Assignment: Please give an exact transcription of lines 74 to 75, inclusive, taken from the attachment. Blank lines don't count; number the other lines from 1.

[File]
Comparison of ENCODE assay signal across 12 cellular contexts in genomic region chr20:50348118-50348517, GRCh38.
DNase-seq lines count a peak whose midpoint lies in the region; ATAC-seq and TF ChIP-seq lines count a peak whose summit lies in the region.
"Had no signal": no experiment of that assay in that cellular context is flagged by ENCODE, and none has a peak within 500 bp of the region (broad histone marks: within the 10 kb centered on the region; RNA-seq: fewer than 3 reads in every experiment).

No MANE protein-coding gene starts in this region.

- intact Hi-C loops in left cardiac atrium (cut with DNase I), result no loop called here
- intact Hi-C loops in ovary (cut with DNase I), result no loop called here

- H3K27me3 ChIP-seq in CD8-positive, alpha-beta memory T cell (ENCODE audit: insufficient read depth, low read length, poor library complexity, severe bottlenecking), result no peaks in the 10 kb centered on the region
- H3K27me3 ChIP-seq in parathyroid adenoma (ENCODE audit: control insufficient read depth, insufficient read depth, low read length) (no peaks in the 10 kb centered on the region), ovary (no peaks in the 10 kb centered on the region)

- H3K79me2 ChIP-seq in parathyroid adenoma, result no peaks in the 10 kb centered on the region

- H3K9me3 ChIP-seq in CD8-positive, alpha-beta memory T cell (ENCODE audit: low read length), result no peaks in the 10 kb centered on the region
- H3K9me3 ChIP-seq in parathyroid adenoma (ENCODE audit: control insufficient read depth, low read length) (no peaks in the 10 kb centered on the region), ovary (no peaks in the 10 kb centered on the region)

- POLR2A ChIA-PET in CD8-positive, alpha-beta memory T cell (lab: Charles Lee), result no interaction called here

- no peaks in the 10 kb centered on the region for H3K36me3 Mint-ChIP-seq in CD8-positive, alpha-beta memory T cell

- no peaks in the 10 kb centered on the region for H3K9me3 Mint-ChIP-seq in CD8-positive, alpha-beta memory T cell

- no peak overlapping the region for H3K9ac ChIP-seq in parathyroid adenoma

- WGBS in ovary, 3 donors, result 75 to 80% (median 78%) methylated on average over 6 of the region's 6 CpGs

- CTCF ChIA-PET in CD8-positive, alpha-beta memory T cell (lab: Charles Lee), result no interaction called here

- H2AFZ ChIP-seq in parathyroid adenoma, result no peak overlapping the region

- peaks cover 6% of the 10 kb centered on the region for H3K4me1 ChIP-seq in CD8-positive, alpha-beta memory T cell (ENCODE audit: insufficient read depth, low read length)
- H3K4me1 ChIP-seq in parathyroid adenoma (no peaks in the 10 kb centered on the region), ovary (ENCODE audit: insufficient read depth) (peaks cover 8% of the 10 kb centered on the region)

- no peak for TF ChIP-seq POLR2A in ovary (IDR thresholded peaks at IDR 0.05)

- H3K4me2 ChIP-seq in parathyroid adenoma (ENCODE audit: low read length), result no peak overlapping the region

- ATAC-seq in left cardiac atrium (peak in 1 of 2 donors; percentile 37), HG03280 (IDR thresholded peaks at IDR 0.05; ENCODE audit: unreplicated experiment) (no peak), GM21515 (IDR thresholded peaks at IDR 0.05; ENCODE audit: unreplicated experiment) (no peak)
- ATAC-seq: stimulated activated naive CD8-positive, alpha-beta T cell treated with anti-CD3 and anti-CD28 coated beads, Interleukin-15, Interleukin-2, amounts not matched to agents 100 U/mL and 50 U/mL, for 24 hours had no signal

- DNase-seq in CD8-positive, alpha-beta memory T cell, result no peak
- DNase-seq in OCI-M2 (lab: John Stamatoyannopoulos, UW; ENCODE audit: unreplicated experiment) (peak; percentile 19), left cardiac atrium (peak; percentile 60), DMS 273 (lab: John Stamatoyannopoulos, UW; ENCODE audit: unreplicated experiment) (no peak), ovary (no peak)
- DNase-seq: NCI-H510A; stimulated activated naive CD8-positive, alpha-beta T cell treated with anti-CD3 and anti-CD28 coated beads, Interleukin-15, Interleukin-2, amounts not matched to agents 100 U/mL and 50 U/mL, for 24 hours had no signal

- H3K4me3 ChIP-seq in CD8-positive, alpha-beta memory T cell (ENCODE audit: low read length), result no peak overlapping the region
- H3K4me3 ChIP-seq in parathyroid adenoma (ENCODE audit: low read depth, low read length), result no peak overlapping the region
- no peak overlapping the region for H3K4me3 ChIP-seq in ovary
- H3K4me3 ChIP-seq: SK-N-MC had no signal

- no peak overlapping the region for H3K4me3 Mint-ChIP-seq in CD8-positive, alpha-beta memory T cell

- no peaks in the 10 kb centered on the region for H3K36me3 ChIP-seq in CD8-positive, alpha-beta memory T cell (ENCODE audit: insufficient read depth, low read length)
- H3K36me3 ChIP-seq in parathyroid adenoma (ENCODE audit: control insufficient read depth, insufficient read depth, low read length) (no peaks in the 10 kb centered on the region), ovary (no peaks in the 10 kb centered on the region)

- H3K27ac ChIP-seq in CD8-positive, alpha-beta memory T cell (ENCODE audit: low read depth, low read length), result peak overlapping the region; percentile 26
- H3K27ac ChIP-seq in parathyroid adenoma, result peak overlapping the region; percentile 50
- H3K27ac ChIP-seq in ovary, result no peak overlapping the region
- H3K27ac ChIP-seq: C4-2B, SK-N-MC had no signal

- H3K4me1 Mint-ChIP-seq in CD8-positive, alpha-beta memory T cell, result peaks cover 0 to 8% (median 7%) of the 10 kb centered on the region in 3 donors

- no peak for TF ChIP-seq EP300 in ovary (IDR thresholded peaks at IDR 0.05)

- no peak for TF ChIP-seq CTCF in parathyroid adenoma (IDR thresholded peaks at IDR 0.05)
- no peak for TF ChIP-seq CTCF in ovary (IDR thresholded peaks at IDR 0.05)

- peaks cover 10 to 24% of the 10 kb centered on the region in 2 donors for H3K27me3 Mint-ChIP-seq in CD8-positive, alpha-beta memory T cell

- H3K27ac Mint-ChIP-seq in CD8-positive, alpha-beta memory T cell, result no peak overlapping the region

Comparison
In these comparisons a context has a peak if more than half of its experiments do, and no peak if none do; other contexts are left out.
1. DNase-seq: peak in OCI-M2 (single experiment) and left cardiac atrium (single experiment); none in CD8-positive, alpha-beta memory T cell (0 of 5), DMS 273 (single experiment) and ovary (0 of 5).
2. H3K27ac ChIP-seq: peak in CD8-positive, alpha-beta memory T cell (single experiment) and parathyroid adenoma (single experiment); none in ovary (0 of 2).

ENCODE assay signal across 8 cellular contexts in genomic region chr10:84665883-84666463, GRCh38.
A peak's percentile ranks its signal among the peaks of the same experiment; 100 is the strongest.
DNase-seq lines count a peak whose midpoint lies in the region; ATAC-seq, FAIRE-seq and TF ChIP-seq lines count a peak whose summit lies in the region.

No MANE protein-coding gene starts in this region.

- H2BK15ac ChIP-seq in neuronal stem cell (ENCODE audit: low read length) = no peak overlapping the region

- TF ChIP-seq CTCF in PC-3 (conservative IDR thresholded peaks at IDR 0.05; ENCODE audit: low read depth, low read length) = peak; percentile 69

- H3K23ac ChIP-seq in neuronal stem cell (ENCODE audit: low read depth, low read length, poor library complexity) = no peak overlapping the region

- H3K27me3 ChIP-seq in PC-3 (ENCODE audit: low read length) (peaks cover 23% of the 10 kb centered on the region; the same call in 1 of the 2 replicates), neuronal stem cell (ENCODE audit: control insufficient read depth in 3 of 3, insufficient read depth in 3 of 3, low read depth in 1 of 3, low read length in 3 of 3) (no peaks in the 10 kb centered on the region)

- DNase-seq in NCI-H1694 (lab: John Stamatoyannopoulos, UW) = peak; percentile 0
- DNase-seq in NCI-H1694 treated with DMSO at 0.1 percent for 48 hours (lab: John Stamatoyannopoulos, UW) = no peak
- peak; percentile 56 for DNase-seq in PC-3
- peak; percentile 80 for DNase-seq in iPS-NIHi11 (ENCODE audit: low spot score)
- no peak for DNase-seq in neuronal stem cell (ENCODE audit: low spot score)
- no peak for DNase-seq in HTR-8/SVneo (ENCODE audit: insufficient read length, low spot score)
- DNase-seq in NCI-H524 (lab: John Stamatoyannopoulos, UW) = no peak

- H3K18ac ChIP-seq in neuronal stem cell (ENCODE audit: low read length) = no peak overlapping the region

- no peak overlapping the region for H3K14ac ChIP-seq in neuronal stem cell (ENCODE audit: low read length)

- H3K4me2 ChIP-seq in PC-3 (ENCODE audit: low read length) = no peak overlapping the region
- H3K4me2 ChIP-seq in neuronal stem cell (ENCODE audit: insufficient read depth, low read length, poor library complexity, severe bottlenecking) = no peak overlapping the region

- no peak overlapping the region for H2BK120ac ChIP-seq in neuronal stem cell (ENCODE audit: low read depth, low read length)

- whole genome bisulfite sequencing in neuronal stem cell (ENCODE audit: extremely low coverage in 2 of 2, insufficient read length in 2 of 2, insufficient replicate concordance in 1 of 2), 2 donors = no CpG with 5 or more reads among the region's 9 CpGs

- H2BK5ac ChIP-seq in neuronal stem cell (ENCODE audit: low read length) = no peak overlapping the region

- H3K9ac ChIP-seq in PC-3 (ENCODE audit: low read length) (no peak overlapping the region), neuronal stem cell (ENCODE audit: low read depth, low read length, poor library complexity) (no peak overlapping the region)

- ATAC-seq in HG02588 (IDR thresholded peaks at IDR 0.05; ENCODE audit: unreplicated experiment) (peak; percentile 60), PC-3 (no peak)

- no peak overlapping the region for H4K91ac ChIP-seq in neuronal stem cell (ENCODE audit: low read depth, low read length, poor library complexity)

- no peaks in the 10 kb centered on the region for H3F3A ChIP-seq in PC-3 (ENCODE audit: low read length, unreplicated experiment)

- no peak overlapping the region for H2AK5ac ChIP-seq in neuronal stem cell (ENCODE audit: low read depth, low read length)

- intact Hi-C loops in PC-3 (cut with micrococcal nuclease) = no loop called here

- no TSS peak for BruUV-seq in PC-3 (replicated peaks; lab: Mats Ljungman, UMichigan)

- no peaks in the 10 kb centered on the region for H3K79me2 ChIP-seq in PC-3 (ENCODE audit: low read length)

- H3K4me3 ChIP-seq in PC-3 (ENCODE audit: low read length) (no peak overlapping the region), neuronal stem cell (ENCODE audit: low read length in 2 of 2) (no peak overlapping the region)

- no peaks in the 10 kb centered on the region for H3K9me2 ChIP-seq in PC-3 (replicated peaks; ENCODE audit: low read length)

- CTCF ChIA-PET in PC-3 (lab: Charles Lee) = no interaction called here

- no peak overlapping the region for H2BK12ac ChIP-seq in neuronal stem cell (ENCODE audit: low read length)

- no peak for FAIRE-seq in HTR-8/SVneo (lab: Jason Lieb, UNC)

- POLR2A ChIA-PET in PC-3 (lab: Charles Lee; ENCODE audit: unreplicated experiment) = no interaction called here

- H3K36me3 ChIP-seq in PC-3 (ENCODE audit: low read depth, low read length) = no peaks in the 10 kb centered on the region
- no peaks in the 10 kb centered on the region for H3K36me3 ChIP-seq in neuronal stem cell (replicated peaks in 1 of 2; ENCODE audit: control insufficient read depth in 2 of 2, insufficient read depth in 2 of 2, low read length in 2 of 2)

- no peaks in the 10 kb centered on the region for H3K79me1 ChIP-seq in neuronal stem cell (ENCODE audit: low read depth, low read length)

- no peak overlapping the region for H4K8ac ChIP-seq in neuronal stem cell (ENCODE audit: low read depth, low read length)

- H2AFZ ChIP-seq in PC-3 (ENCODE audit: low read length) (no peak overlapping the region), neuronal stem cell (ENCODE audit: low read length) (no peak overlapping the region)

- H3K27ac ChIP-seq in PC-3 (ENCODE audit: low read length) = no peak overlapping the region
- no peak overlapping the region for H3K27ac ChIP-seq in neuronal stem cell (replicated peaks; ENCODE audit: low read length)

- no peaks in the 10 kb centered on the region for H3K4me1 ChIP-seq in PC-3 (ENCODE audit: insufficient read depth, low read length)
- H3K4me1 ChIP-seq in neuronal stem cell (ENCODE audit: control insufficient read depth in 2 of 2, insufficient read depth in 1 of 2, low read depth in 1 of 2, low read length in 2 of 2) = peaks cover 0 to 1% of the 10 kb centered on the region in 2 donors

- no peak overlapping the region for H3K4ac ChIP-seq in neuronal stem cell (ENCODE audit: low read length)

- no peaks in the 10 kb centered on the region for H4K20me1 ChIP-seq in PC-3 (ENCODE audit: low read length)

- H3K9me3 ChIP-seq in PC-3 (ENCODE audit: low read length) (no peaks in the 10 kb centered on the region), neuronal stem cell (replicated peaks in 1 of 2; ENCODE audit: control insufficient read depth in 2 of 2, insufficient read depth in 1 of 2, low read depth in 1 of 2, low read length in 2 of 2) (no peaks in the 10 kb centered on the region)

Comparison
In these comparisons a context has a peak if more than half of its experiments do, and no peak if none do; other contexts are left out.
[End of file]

- no peaks in the 10 kb centered on the region for H3F3A ChIP-seq in PC-3 (ENCODE audit: low read length, unreplicated experiment)

- no peak overlapping the region for H2AK5ac ChIP-seq in neuronal stem cell (ENCODE audit: low read depth, low read length)